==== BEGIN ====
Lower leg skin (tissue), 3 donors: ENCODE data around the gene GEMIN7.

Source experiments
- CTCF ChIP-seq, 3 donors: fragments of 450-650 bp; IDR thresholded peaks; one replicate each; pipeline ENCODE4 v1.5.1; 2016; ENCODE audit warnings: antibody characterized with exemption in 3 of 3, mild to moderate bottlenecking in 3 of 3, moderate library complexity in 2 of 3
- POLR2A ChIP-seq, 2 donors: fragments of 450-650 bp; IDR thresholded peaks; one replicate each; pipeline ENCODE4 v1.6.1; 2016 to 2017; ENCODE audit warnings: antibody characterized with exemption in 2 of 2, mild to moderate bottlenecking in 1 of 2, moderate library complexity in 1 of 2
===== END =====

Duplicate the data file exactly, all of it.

Lower leg skin (tissue), 3 donors: ENCODE data around the gene GEMIN7.

Source experiments
- CTCF ChIP-seq, 3 donors: fragments of 450-650 bp; IDR thresholded peaks; one replicate each; pipeline ENCODE4 v1.5.1; 2016; ENCODE audit warnings: antibody characterized with exemption in 3 of 3, mild to moderate bottlenecking in 3 of 3, moderate library complexity in 2 of 3
- POLR2A ChIP-seq, 2 donors: fragments of 450-650 bp; IDR thresholded peaks; one replicate each; pipeline ENCODE4 v1.6.1; 2016 to 2017; ENCODE audit warnings: antibody characterized with exemption in 2 of 2, mild to moderate bottlenecking in 1 of 2, moderate library complexity in 1 of 2